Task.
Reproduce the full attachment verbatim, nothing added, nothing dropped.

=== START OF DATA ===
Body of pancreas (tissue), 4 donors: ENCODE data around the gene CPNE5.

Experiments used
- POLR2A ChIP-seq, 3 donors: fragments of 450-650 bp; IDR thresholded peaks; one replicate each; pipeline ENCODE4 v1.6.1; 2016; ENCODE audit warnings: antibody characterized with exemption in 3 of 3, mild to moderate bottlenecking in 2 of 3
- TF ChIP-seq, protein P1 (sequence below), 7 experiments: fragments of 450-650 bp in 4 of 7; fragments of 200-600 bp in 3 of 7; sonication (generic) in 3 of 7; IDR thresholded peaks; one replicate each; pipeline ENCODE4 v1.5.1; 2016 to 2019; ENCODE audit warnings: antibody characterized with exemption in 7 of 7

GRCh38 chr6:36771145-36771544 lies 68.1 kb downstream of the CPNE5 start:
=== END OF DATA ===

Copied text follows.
Body of pancreas (tissue), 4 donors: ENCODE data around the gene CPNE5.

Experiments used
- POLR2A ChIP-seq, 3 donors: fragments of 450-650 bp; IDR thresholded peaks; one replicate each; pipeline ENCODE4 v1.6.1; 2016; ENCODE audit warnings: antibody characterized with exemption in 3 of 3, mild to moderate bottlenecking in 2 of 3
- TF ChIP-seq, protein P1 (sequence below), 7 experiments: fragments of 450-650 bp in 4 of 7; fragments of 200-600 bp in 3 of 7; sonication (generic) in 3 of 7; IDR thresholded peaks; one replicate each; pipeline ENCODE4 v1.5.1; 2016 to 2019; ENCODE audit warnings: antibody characterized with exemption in 7 of 7

GRCh38 chr6:36771145-36771544 lies 68.1 kb downstream of the CPNE5 start: